In Vivo Adeno-Associated Viral Vector–Mediated Genetic Engineering of White and Brown Adipose Tissue in Adult Mice
- Veronica Jimenez,
- Sergio Muñoz,
- Estefania Casana,
- Cristina Mallol,
- Ivet Elias,
- Claudia Jambrina,
- Albert Ribera,
- Tura Ferre,
- Sylvie Franckhauser and
- Fatima Bosch⇑
- Center of Animal Biotechnology and Gene Therapy and Department of Biochemistry and Molecular Biology, School of Veterinary Medicine, Universitat Autònoma de Barcelona, Bellaterra, and Centro de Investigación Biomédica en Red de Diabetes y Enfermedades Metabólicas Asociadas, Barcelona, Spain
- Corresponding author: Fatima Bosch, .
S.M. and E.C. contributed equally to this work.
Adipose tissue is pivotal in the regulation of energy homeostasis through the balance of energy storage and expenditure and as an endocrine organ. An inadequate mass and/or alterations in the metabolic and endocrine functions of adipose tissue underlie the development of obesity, insulin resistance, and type 2 diabetes. To fully understand the metabolic and molecular mechanism(s) involved in adipose dysfunction, in vivo genetic modification of adipocytes holds great potential. Here, we demonstrate that adeno-associated viral (AAV) vectors, especially serotypes 8 and 9, mediated efficient transduction of white (WAT) and brown adipose tissue (BAT) in adult lean and obese diabetic mice. The use of short versions of the adipocyte protein 2 or uncoupling protein-1 promoters or micro-RNA target sequences enabled highly specific, long-term AAV-mediated transgene expression in white or brown adipocytes. As proof of concept, delivery of AAV vectors encoding for hexokinase or vascular endothelial growth factor to WAT or BAT resulted in increased glucose uptake or increased vessel density in targeted depots. This method of gene transfer also enabled the secretion of stable high levels of the alkaline phosphatase marker protein into the bloodstream by transduced WAT. Therefore, AAV-mediated genetic engineering of adipose tissue represents a useful tool for the study of adipose pathophysiology and, likely, for the future development of new therapeutic strategies for obesity and diabetes.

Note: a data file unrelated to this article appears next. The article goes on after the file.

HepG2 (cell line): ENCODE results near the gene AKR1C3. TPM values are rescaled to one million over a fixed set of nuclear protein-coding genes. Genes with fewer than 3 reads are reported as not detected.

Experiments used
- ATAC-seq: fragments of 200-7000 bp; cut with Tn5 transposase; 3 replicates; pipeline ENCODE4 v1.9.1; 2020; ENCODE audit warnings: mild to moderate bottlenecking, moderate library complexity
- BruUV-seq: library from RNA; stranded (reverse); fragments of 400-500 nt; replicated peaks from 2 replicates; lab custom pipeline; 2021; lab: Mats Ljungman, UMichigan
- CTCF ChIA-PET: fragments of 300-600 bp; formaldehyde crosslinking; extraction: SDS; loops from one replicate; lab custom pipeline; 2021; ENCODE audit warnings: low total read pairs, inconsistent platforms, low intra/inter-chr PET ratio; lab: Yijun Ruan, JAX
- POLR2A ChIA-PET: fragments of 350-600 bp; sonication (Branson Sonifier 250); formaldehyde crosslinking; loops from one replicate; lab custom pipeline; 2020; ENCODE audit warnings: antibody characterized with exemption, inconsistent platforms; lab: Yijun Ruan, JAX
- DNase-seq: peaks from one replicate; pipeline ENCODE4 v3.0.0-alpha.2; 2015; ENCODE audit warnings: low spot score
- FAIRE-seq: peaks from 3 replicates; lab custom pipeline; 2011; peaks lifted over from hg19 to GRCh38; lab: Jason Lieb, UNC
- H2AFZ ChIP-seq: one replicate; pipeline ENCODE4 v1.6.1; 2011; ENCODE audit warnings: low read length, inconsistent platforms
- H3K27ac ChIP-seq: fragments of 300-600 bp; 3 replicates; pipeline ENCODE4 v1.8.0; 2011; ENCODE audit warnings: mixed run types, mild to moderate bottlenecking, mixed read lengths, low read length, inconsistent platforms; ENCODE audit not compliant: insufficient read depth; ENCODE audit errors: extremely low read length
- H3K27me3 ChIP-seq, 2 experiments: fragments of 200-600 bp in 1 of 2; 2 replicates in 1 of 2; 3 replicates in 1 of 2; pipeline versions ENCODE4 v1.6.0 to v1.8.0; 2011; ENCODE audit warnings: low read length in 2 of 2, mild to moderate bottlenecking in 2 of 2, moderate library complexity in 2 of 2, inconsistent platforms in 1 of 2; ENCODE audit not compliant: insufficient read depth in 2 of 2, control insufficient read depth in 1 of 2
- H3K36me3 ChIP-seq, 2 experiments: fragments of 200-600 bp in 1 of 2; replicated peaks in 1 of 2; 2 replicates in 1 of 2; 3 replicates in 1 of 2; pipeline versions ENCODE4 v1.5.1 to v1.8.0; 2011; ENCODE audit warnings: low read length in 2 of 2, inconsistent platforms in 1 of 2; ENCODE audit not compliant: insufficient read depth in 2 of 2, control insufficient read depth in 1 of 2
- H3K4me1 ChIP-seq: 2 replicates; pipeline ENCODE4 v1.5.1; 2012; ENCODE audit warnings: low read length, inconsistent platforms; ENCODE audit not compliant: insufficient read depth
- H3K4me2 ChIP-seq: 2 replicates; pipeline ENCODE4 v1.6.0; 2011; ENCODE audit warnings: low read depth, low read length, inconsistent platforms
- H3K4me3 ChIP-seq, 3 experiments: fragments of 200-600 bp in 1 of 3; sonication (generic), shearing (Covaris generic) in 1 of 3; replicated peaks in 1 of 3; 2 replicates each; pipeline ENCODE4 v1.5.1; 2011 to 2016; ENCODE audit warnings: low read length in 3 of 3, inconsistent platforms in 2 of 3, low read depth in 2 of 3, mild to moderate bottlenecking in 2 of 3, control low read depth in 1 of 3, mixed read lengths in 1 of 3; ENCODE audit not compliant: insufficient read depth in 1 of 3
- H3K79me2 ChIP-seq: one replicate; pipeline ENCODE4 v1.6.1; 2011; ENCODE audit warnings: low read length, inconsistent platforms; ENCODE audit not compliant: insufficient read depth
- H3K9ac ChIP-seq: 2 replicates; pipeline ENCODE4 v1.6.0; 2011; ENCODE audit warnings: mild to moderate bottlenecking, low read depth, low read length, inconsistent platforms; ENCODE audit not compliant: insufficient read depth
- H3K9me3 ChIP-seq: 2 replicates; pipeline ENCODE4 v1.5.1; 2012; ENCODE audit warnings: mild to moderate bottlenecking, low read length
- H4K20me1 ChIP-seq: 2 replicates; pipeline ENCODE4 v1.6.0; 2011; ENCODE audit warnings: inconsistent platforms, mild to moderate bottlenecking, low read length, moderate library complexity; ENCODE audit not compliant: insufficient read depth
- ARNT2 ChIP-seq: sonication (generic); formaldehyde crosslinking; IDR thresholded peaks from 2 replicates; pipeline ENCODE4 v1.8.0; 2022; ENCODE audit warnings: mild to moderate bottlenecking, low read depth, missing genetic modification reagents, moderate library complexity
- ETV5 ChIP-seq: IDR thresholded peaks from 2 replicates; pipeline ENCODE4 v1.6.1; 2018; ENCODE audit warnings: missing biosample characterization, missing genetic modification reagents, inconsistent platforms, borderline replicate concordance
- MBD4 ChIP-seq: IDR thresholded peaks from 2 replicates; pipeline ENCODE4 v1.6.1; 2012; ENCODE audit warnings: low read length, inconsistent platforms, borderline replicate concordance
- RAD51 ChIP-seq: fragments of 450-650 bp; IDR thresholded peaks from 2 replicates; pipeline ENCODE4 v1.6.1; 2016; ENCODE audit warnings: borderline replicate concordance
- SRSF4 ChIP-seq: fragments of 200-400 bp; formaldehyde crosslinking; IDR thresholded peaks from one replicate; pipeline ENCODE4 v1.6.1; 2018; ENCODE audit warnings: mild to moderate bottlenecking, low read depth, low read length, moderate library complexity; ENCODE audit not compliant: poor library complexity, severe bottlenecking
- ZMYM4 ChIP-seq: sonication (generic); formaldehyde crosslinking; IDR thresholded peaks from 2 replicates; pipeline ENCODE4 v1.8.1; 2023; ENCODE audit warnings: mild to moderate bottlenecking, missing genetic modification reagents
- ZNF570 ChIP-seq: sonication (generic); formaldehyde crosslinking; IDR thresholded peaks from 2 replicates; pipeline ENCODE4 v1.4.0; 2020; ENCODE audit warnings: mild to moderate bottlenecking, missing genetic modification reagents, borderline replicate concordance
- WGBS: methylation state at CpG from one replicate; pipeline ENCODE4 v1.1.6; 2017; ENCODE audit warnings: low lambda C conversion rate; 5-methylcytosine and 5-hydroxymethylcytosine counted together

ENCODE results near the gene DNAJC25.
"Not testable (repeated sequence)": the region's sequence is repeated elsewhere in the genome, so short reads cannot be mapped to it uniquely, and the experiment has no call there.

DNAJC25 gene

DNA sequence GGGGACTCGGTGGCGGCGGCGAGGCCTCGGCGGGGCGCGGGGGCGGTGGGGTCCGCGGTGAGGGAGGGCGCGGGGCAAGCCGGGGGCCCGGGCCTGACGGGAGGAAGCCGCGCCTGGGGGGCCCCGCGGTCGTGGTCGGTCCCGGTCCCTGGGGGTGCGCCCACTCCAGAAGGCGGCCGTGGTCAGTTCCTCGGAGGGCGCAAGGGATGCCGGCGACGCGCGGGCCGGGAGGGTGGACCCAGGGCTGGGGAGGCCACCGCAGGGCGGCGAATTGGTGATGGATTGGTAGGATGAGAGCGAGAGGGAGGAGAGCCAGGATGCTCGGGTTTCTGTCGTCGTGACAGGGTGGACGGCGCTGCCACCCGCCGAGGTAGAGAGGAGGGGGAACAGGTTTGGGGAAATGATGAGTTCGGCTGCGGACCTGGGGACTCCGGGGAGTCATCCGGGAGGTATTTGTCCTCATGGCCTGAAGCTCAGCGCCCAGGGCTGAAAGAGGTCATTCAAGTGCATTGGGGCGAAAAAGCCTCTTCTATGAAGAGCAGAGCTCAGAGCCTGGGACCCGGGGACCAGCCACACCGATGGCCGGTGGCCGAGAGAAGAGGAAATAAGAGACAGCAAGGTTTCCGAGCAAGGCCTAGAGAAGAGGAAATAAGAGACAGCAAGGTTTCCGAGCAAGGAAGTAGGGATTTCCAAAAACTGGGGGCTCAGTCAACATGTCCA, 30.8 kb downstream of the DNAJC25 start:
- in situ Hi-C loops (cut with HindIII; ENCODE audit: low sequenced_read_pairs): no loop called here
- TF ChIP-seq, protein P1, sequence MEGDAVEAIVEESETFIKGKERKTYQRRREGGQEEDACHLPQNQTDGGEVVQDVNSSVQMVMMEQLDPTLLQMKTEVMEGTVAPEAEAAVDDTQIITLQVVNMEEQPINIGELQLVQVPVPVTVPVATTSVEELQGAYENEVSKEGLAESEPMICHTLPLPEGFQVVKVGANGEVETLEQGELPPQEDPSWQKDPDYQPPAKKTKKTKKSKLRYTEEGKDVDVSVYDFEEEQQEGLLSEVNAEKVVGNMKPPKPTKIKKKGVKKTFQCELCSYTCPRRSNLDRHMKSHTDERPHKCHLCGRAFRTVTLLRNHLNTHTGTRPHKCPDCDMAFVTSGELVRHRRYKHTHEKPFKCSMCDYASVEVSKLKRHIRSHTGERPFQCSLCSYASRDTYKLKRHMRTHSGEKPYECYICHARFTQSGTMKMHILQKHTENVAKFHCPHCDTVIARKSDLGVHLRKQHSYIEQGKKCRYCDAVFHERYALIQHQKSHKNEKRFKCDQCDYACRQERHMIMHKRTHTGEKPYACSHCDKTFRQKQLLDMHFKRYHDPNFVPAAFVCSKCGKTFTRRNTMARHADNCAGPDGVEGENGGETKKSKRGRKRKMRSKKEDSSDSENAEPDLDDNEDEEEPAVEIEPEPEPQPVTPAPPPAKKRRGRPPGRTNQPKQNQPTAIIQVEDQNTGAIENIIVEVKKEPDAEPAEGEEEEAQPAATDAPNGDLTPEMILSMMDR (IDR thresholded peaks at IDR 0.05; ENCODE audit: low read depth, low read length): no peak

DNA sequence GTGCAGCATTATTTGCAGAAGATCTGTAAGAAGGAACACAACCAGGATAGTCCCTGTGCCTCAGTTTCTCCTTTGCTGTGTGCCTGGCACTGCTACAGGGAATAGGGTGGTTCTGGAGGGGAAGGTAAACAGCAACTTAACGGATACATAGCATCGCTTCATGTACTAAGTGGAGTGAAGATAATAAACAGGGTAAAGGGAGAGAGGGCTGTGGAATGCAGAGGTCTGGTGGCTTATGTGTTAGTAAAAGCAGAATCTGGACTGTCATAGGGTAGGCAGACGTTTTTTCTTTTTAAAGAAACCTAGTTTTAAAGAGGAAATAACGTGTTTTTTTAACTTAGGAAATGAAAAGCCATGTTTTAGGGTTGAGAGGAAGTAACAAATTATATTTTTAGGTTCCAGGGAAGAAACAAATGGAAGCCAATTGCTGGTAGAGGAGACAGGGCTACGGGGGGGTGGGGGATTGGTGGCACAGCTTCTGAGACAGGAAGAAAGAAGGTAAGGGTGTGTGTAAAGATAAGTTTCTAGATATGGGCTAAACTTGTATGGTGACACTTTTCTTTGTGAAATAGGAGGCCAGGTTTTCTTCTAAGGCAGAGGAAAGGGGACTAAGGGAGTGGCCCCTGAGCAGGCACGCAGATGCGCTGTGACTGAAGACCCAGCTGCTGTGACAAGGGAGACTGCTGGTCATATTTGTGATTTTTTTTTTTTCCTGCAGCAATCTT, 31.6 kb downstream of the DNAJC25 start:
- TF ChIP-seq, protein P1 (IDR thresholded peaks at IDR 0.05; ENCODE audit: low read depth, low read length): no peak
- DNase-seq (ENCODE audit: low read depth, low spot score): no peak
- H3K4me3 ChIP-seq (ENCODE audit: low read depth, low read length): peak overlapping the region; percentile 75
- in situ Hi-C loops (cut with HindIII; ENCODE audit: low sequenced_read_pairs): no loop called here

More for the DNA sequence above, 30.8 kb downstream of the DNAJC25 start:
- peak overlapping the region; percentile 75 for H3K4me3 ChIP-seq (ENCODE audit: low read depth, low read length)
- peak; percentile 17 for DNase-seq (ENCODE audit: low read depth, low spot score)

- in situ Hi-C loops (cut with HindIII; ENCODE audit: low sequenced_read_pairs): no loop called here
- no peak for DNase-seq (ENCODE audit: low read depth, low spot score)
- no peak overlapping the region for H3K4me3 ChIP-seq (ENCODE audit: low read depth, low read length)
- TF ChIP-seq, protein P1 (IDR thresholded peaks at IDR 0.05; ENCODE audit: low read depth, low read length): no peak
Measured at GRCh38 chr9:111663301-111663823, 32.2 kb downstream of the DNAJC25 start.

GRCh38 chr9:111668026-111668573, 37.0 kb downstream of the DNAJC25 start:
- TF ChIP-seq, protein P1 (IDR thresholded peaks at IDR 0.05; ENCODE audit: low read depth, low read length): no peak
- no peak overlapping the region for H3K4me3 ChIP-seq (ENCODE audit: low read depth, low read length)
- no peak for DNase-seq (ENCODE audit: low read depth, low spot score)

This article contains Supplementary Data online at http://diabetes.diabetesjournals.org/lookup/suppl/doi:10.2337/db13-0311/-/DC1.
- Received February 22, 2013.
- Accepted September 6, 2013.
- © 2013 by the American Diabetes Association.
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